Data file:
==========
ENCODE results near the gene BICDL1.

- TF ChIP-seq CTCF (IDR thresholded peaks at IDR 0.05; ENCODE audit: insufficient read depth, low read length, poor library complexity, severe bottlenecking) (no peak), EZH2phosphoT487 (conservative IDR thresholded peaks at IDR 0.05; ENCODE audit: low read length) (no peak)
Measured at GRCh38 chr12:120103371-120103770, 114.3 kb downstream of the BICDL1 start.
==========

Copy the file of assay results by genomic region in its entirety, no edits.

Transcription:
ENCODE results near the gene BICDL1.

- TF ChIP-seq CTCF (IDR thresholded peaks at IDR 0.05; ENCODE audit: insufficient read depth, low read length, poor library complexity, severe bottlenecking) (no peak), EZH2phosphoT487 (conservative IDR thresholded peaks at IDR 0.05; ENCODE audit: low read length) (no peak)
Measured at GRCh38 chr12:120103371-120103770, 114.3 kb downstream of the BICDL1 start.